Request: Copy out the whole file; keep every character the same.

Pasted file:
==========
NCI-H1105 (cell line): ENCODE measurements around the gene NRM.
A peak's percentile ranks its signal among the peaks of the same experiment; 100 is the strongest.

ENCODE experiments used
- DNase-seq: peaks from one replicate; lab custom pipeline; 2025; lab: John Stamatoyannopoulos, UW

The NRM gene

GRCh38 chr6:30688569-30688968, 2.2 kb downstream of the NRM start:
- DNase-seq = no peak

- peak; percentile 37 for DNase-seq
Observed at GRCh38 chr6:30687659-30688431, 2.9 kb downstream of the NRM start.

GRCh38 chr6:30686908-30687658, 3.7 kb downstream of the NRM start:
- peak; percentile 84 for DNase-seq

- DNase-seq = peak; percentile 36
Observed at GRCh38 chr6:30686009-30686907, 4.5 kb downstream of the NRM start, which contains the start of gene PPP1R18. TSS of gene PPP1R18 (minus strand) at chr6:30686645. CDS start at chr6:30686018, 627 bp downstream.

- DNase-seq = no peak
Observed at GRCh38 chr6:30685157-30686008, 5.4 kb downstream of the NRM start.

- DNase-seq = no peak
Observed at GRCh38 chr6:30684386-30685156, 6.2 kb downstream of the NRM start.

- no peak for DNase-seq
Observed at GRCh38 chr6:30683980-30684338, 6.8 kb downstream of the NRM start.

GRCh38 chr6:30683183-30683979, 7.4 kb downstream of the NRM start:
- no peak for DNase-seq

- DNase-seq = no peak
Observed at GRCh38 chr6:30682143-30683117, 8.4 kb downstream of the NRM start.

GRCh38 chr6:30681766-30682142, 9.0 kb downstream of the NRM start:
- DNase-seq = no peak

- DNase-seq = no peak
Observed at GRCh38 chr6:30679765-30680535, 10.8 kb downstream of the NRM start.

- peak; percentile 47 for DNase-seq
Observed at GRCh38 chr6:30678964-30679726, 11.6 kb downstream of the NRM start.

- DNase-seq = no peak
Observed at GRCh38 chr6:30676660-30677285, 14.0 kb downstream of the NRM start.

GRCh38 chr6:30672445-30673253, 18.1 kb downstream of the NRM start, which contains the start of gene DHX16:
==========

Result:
NCI-H1105 (cell line): ENCODE measurements around the gene NRM.
A peak's percentile ranks its signal among the peaks of the same experiment; 100 is the strongest.

ENCODE experiments used
- DNase-seq: peaks from one replicate; lab custom pipeline; 2025; lab: John Stamatoyannopoulos, UW

The NRM gene

GRCh38 chr6:30688569-30688968, 2.2 kb downstream of the NRM start:
- DNase-seq = no peak

- peak; percentile 37 for DNase-seq
Observed at GRCh38 chr6:30687659-30688431, 2.9 kb downstream of the NRM start.

GRCh38 chr6:30686908-30687658, 3.7 kb downstream of the NRM start:
- peak; percentile 84 for DNase-seq

- DNase-seq = peak; percentile 36
Observed at GRCh38 chr6:30686009-30686907, 4.5 kb downstream of the NRM start, which contains the start of gene PPP1R18. TSS of gene PPP1R18 (minus strand) at chr6:30686645. CDS start at chr6:30686018, 627 bp downstream.

- DNase-seq = no peak
Observed at GRCh38 chr6:30685157-30686008, 5.4 kb downstream of the NRM start.

- DNase-seq = no peak
Observed at GRCh38 chr6:30684386-30685156, 6.2 kb downstream of the NRM start.

- no peak for DNase-seq
Observed at GRCh38 chr6:30683980-30684338, 6.8 kb downstream of the NRM start.

GRCh38 chr6:30683183-30683979, 7.4 kb downstream of the NRM start:
- no peak for DNase-seq

- DNase-seq = no peak
Observed at GRCh38 chr6:30682143-30683117, 8.4 kb downstream of the NRM start.

GRCh38 chr6:30681766-30682142, 9.0 kb downstream of the NRM start:
- DNase-seq = no peak

- DNase-seq = no peak
Observed at GRCh38 chr6:30679765-30680535, 10.8 kb downstream of the NRM start.

- peak; percentile 47 for DNase-seq
Observed at GRCh38 chr6:30678964-30679726, 11.6 kb downstream of the NRM start.

- DNase-seq = no peak
Observed at GRCh38 chr6:30676660-30677285, 14.0 kb downstream of the NRM start.

GRCh38 chr6:30672445-30673253, 18.1 kb downstream of the NRM start, which contains the start of gene DHX16: